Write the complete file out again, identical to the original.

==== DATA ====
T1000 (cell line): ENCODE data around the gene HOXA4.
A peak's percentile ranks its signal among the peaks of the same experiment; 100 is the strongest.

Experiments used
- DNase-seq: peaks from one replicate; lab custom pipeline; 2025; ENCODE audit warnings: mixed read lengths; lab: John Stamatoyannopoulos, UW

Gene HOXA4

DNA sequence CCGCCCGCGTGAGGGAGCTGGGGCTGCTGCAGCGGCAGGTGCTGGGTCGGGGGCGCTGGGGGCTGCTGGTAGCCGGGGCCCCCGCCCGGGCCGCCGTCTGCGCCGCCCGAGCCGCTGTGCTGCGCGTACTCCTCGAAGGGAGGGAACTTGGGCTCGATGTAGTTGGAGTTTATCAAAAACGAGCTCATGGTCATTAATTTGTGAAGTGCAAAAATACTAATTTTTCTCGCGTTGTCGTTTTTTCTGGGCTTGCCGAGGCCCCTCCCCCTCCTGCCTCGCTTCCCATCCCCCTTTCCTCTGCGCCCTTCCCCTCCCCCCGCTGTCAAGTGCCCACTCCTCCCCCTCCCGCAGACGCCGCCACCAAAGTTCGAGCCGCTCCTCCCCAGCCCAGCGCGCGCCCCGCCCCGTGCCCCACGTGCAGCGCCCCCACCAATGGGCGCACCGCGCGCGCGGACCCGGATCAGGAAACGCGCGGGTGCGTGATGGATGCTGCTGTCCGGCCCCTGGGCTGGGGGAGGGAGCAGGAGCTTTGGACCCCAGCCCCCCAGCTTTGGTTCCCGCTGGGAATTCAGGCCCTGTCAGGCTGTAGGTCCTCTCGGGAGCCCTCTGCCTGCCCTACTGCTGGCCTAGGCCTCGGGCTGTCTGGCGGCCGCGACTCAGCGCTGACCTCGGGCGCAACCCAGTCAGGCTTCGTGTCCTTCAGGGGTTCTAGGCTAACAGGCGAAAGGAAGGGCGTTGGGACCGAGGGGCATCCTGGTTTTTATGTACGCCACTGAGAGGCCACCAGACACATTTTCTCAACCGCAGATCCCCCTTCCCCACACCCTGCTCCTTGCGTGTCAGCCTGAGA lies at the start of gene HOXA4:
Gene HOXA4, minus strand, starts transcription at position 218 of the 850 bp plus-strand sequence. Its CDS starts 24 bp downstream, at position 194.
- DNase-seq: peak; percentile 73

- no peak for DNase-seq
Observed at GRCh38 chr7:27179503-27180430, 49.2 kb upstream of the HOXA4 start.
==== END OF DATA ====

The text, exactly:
T1000 (cell line): ENCODE data around the gene HOXA4.
A peak's percentile ranks its signal among the peaks of the same experiment; 100 is the strongest.

Experiments used
- DNase-seq: peaks from one replicate; lab custom pipeline; 2025; ENCODE audit warnings: mixed read lengths; lab: John Stamatoyannopoulos, UW

Gene HOXA4

DNA sequence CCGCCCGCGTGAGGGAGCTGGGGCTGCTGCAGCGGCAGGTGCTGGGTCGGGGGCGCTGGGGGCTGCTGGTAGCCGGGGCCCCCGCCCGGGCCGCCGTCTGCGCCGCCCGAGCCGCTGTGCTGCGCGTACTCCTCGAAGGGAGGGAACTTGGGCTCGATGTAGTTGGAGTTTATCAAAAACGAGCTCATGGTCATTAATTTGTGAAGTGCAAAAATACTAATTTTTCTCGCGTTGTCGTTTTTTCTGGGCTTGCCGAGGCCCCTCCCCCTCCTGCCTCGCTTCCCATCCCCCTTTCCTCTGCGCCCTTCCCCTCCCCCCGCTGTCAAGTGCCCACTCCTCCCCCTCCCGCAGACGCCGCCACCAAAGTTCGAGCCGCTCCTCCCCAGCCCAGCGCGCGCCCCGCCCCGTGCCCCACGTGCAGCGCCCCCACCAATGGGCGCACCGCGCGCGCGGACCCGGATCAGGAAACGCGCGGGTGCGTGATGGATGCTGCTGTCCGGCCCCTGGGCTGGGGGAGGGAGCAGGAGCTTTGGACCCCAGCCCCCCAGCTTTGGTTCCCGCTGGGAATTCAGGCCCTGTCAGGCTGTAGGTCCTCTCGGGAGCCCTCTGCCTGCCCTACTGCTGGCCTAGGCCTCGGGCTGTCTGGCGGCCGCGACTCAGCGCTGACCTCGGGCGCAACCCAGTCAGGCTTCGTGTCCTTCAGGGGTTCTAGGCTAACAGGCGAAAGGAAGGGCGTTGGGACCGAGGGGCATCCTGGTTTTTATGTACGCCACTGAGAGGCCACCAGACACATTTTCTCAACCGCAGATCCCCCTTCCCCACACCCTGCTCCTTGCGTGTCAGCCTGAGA lies at the start of gene HOXA4:
Gene HOXA4, minus strand, starts transcription at position 218 of the 850 bp plus-strand sequence. Its CDS starts 24 bp downstream, at position 194.
- DNase-seq: peak; percentile 73

- no peak for DNase-seq
Observed at GRCh38 chr7:27179503-27180430, 49.2 kb upstream of the HOXA4 start.